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No time like the present

Citizen Staff Writer



MIAMI – Arizona junior forward Chase Budinger knows it’s his time to shine.

He can end the season with impressive performances or go out with people remembering he didn’t live up to his reputation.

But what he knows and what he does are two different things as the No. 12 seed Wildcats prepare for No. 5 seed Utah here at American Airlines Arena.

The game begins at 4:10 p.m. Tucson time Friday.

“This is the biggest stage you could play in in college basketball,” Budinger said. “Big players step up. And that’s what I’ll be trying to do.”

He said he won’t force anything. He won’t try to do more than he knows he’s capable of, although when he first put on an Arizona uniform he was thought to be the next great thing.

Nearly three seasons later, he is still trying to prove himself.

“This is the time to let it all loose,” he said.

Friday in the Midwest regional – more than 2,000 miles from McKale Center – Budinger will have another opportunity.

“It’s pleasing personally to get a second chance to play in the spotlight again,” he said. “I did play poorly against ASU (in the Pac-10 Tournament). I want to show I am a better player than I showed.”

In his words, big-time players step up in big-time games. He mentioned former UA players such as Jason Gardner and Luke Walton doing it earlier this decade.

Arizona is not short of those types. Others included Sean Elliott, Mike Bibby, Damon Stoudamire, Salim Stoudamire and Richard Jefferson.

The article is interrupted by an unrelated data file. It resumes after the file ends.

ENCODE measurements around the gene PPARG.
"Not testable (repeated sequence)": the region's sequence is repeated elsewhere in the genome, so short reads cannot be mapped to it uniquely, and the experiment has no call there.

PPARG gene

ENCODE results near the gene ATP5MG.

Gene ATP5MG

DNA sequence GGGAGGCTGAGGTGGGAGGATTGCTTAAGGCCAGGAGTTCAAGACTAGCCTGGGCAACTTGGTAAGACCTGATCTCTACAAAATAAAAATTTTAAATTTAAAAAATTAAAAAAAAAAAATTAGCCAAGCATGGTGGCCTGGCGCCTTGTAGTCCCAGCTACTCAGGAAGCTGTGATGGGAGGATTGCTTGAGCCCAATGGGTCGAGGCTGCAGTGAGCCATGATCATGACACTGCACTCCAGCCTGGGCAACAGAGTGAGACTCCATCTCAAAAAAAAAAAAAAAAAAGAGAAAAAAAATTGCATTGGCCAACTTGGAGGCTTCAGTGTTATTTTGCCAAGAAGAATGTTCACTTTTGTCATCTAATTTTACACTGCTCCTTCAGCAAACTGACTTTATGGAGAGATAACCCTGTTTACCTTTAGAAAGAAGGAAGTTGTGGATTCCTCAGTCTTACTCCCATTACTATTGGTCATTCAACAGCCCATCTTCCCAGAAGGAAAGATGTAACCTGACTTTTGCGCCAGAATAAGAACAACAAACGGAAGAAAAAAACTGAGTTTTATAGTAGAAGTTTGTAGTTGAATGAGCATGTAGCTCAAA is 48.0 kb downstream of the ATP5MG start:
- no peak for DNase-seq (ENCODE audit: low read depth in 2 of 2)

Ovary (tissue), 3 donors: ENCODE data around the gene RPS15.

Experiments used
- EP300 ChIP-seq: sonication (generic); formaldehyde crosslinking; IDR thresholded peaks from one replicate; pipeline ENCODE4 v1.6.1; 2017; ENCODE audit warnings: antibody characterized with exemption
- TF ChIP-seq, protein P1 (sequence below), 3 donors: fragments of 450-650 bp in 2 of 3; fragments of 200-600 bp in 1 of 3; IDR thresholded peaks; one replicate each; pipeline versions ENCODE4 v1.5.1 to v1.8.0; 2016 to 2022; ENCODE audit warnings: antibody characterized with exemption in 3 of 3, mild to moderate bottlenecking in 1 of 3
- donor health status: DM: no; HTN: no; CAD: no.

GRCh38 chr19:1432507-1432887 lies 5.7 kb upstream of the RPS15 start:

“The guys were able to win games and lead their teams deep into the tournament,” said Budinger, who is averaging 17.9 points per game this year. “That’s what I’m trying to do.”

UA interim coach Russ Pennell says he, too, knows what Budinger is up against.

“I think Chase will play well,” Pennell said. “Chase has had some games this year where he’s been borderline dominant and he’s had games where he didn’t play quite well.

“I know he was disappointed in his last time out, which has served as motivation.”

As if Budinger needs any more. But this season, outside of his three-game shooting slump, he’s been able to bounce back from poor performances. And admittedly, his dreadful performance against ASU was hardly inspiring. He went 3 for 15 and looked indifferent.

“People remember last games and that’s why I was relieved that we got into the tournament,” he said. “It gives me a second chance. I need to bounce back. I don’t look back. I look at what I can do in the next one.”

Utah coach Jim Boylen is prepared. At least he knows what he’s up against. Boylen considers Budinger “one of the better players we’ve played all year.” He added he’s a player with size (6 feet 7)), a shot (47 percent) and ball skills (can play multiple positions).

“We’ll probably guard him by committee,” Boylen said. “We’ll be ready for what he does.”

Budinger said he’ll be ready, too. He said he’ll be more aggressive and get after rebounds more. He’ll be a different player from last week.

“It’s about letting the game come to me,” he said. “And it’s about having fun. That’s what I want to do – go out and have fun.”

No time like the present.

Steve Rivera’s e-mail: srivera@tucsoncitizen.com

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